How to Build Your Mobile Data Collection App
Once you have outlined the structure of your app, it’s time to get to building! This requires a clear understanding of how you will approach development, an outline of what functionality each version of the app will incorporate, and some key features of mobile data collection tools you’ll be sure to want to include.
Sit down and figure out how your team best works together
Plan for development
The next step is about determining how you will build your app. Keep your team organized and focused on their assigned workstreams. One app development methodology that we found can help with this is Agile (also known as Scrum). Agile’s principles of incremental development and constant iteration help ensure you are staying focused on your project priorities, and validating along the way. JIRA is a software project management software built to support agile teams and processes.
Whatever methodology you choose, make sure roles, responsibilities, and processes are very clear to the team, and that everyone agrees. Then establish mechanisms to ensure your team sticks to them.
Build a versioning plan
A tough realization for many organizations in the build phase is that not everything will always fit in the first version of your app. Think carefully about what is time sensitive or a priority and the level of effort associated with including certain criteria. You need to map out a versioning plan to identify what modules and features will be included in each version of your app.
However, versioning plans should not just be focused on what is possible to include in any particular version. Consider which features or flows make the best introduction to the tool for new users and which might be too confusing for them to take on from the start. Sometimes it makes sense to introduce a certain feature set that you know the user will be able to understand quickly and wait until they are comfortable before introducing new functionality. For instance, if your users have never had a mobile device before, it might make sense to start with text-only inputs and withhold functionality like image capture until they become more familiar with the basic functionality of the device.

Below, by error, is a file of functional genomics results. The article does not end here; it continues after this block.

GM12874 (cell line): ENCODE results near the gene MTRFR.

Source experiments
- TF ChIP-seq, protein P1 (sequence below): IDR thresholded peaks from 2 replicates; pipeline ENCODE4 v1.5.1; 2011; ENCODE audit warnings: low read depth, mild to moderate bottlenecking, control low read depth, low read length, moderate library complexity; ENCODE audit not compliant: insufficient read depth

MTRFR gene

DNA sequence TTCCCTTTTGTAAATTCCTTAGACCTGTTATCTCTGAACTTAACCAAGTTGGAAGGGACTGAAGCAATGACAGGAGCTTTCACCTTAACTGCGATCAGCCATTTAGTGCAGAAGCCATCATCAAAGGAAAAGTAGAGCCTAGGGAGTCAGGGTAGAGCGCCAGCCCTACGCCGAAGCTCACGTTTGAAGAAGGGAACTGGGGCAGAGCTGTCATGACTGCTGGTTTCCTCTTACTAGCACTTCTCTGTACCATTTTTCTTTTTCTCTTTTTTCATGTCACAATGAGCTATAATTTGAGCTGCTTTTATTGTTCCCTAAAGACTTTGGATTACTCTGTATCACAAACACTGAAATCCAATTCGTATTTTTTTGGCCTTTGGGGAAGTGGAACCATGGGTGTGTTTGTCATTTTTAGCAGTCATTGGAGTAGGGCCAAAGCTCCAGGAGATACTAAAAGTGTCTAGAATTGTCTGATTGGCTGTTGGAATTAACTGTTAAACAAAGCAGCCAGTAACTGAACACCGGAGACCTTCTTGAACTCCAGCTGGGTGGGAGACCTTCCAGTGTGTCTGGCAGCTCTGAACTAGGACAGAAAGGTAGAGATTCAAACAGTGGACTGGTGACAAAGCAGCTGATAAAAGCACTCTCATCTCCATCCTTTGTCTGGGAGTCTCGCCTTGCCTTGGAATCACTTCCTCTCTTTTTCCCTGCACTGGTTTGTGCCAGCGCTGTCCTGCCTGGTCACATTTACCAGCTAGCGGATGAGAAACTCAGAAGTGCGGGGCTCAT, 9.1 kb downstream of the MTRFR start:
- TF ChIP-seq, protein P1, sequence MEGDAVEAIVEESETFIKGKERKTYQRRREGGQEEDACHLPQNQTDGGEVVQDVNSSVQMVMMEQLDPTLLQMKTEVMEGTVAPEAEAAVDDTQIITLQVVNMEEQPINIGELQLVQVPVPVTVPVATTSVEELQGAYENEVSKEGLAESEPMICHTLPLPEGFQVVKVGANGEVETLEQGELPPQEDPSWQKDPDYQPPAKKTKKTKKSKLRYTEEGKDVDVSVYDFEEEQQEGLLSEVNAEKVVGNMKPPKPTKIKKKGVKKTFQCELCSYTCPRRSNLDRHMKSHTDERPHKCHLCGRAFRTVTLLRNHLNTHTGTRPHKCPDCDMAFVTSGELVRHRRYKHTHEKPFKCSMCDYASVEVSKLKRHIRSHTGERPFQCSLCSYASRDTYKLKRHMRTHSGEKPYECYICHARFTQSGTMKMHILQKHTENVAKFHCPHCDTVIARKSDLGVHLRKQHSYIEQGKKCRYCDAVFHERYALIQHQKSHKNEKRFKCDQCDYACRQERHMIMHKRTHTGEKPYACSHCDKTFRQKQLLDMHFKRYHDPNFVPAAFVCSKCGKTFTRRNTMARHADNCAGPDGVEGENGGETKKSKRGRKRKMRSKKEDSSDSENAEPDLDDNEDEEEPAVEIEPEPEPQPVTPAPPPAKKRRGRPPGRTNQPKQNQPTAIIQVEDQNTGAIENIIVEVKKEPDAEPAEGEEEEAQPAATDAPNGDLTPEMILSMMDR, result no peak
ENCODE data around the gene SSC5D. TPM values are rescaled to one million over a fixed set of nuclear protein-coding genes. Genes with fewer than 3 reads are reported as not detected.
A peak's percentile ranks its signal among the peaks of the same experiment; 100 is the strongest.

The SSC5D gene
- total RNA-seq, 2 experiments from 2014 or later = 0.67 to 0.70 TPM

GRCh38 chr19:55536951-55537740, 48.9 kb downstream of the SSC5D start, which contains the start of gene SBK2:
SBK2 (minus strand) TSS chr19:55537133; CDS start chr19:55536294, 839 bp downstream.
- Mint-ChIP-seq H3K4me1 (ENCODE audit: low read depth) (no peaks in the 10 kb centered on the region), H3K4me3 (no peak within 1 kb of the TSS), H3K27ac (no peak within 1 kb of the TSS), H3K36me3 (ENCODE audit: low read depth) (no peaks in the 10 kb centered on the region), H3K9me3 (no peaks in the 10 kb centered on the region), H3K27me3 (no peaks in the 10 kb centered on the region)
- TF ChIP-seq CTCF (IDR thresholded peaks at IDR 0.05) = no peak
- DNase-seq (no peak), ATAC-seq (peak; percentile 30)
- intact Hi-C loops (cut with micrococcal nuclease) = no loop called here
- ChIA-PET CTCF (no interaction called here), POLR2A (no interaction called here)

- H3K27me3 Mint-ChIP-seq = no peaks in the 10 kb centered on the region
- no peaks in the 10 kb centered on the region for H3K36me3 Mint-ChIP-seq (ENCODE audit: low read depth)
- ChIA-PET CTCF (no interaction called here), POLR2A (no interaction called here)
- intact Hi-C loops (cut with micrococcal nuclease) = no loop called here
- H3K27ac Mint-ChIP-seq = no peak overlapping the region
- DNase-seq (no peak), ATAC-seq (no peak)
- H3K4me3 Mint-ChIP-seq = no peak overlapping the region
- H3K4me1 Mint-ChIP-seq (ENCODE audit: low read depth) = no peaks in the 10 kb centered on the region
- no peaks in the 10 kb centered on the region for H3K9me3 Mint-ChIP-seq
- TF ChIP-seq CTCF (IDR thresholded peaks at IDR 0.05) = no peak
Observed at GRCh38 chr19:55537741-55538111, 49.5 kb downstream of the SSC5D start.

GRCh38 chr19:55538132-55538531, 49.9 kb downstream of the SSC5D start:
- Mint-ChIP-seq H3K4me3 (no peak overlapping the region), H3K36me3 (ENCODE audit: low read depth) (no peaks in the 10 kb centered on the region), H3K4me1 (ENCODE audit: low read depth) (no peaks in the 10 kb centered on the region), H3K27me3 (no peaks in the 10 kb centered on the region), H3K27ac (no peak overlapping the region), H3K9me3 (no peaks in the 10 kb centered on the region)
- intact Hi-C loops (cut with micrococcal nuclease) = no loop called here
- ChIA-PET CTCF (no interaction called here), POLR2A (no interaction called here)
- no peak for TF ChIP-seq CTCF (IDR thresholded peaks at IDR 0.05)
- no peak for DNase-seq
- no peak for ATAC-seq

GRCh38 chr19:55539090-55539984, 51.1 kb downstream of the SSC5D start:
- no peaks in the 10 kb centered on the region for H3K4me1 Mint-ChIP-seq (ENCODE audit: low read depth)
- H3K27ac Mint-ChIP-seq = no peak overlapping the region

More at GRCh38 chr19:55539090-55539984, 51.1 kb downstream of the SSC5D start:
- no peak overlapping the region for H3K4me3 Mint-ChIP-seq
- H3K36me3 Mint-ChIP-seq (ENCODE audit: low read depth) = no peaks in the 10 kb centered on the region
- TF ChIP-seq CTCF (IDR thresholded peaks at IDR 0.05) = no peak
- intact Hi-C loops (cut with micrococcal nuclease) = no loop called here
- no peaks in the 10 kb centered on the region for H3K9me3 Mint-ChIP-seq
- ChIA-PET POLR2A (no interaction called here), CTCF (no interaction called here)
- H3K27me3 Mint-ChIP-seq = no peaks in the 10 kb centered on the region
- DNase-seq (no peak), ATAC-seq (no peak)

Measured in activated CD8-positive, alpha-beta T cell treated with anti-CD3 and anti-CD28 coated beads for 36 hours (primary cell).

Finally! Start building!
Build your outline & fill it in
Now it’s time to actually build! With the overall structure and workflow that you outlined and validated in the design phase, start integrating the more detailed content and logic into your forms. What are the unbiased questions you wrote when you designed your surveys? Add them in! Are there any documents, videos, or messages your app will need to share at certain times? Put those in, too!
Most versioning plans will start with a prototype for some initial testing. One option is to build your prototype in the data collection platform you plan to use. This approach obviously requires that you know how to build on the platform before starting the process. Alternatively, you can also use a tool like Moqups, which allows you to build interactive mockups that look and feel like a real, functioning app.
Once this prototype is designed, validate it with your end users: Does your design actually address the workflow challenges you identified during scoping? Did you understand the participant registration process correctly, or does your design have gaps?
Additional features to explore
If you are using CommCare, our form builder offers additional features beyond basics (e.g. skip logic/display conditions and validation conditions), which you might consider adding to your app for improved user experience:
In a module case list
- Registration from the case list: Make the registration form directly accessible from a case list, so the user can go from searching for a patient to registering a new one seamlessly.
- “Search Only” properties in the case list: Even if you only display a few properties on your case list, you can still search by others (e.g. District) that will be important to your program. “Search Only” properties give the user more search and filtering options without overcrowding the phone screen.
- Icons in the case list: Use conditional icons in the case list to visually highlight important information about each case.
In your forms
- Calculations in hidden values: Use hidden values (a special question type) in your form to carry out calculations that are not visible to the user. For example, calculate a patient’s age in years and months based on the date of birth question asked during patient registration, or calculate the next visit date based on today’s date.
- Define default values: Pre-load an answer to a question in your form by loading a case property, text, or a calculation into the default value field. This helps the user out by suggesting a response but allowing them to edit it in the form.
Once you’ve established a development approach, drafted a versioning plan, and taken your first steps to actually building your mobile data collection app, you have achieved a culminating step in the process. All the work up to this point has finally put a tool in your hands. Now it’s time to put it to the test.
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